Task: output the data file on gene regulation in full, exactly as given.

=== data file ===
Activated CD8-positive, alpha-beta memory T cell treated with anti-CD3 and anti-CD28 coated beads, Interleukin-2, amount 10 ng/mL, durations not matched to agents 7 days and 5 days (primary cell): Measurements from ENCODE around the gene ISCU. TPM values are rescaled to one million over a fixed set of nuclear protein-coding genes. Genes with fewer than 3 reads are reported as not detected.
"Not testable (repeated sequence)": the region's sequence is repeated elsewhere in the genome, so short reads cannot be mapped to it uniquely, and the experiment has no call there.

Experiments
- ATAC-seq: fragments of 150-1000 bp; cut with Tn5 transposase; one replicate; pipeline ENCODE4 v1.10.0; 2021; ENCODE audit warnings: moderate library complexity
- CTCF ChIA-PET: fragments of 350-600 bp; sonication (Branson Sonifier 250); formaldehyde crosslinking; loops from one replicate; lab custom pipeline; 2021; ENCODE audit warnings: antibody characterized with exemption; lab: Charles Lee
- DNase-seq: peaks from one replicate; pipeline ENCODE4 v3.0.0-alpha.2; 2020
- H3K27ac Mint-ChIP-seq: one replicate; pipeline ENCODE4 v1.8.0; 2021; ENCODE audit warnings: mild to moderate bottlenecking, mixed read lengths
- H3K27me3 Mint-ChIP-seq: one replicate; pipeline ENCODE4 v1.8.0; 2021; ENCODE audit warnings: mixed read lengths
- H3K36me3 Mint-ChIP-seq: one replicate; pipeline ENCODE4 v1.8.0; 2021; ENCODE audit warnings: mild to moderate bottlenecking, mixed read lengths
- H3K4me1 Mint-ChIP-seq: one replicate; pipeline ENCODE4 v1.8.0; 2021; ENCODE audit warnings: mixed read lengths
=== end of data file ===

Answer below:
Activated CD8-positive, alpha-beta memory T cell treated with anti-CD3 and anti-CD28 coated beads, Interleukin-2, amount 10 ng/mL, durations not matched to agents 7 days and 5 days (primary cell): Measurements from ENCODE around the gene ISCU. TPM values are rescaled to one million over a fixed set of nuclear protein-coding genes. Genes with fewer than 3 reads are reported as not detected.
"Not testable (repeated sequence)": the region's sequence is repeated elsewhere in the genome, so short reads cannot be mapped to it uniquely, and the experiment has no call there.

Experiments
- ATAC-seq: fragments of 150-1000 bp; cut with Tn5 transposase; one replicate; pipeline ENCODE4 v1.10.0; 2021; ENCODE audit warnings: moderate library complexity
- CTCF ChIA-PET: fragments of 350-600 bp; sonication (Branson Sonifier 250); formaldehyde crosslinking; loops from one replicate; lab custom pipeline; 2021; ENCODE audit warnings: antibody characterized with exemption; lab: Charles Lee
- DNase-seq: peaks from one replicate; pipeline ENCODE4 v3.0.0-alpha.2; 2020
- H3K27ac Mint-ChIP-seq: one replicate; pipeline ENCODE4 v1.8.0; 2021; ENCODE audit warnings: mild to moderate bottlenecking, mixed read lengths
- H3K27me3 Mint-ChIP-seq: one replicate; pipeline ENCODE4 v1.8.0; 2021; ENCODE audit warnings: mixed read lengths
- H3K36me3 Mint-ChIP-seq: one replicate; pipeline ENCODE4 v1.8.0; 2021; ENCODE audit warnings: mild to moderate bottlenecking, mixed read lengths
- H3K4me1 Mint-ChIP-seq: one replicate; pipeline ENCODE4 v1.8.0; 2021; ENCODE audit warnings: mixed read lengths